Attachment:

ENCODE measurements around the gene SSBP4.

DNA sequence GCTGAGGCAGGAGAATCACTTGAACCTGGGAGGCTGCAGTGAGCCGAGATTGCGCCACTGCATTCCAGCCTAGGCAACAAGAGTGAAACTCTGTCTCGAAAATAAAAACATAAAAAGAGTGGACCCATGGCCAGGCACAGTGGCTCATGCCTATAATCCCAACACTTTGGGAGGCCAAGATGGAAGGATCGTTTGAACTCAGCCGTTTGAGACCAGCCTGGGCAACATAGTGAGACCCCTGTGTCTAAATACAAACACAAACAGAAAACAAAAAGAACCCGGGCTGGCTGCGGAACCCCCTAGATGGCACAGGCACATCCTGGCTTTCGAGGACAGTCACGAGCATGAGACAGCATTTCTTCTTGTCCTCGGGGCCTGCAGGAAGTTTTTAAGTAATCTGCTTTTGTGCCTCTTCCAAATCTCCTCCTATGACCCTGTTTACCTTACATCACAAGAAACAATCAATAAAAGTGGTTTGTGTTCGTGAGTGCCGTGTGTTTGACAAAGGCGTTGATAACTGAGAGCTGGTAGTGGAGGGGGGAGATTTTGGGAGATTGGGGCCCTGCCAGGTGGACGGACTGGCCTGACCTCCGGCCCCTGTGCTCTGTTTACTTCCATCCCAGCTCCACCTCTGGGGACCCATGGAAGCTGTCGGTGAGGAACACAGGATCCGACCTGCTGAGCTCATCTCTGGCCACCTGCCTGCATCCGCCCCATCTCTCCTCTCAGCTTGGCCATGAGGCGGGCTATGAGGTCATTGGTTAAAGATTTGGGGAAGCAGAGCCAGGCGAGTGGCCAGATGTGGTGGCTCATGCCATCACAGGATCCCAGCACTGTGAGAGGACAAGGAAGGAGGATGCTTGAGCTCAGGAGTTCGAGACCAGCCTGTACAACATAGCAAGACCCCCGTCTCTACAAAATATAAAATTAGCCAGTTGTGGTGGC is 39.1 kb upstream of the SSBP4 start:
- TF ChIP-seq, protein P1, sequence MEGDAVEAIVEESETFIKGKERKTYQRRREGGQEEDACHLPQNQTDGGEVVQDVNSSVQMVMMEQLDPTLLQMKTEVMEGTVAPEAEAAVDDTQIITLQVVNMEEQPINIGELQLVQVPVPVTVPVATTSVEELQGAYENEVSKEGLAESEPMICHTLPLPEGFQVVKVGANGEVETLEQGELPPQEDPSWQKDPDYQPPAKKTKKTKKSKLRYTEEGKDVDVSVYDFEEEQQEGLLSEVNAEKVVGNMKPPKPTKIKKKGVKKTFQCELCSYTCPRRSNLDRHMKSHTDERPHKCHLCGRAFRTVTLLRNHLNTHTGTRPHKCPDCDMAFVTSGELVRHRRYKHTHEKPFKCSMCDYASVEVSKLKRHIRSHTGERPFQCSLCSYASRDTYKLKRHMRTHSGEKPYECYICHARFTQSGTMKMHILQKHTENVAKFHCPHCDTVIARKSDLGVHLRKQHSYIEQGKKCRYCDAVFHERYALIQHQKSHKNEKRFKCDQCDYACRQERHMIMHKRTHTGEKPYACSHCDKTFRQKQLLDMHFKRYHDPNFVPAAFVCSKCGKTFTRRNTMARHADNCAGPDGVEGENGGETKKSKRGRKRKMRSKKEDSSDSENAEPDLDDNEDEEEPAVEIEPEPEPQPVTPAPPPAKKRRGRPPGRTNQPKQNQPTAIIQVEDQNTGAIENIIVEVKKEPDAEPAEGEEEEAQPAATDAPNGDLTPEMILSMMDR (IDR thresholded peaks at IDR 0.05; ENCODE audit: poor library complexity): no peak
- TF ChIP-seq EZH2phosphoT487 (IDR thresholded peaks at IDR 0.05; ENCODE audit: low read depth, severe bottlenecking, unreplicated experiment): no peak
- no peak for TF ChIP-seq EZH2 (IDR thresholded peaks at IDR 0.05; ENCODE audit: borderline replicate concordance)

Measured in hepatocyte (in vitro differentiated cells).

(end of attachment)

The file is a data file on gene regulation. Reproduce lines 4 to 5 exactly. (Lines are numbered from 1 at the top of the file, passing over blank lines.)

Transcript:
- TF ChIP-seq EZH2phosphoT487 (IDR thresholded peaks at IDR 0.05; ENCODE audit: low read depth, severe bottlenecking, unreplicated experiment): no peak
- no peak for TF ChIP-seq EZH2 (IDR thresholded peaks at IDR 0.05; ENCODE audit: borderline replicate concordance)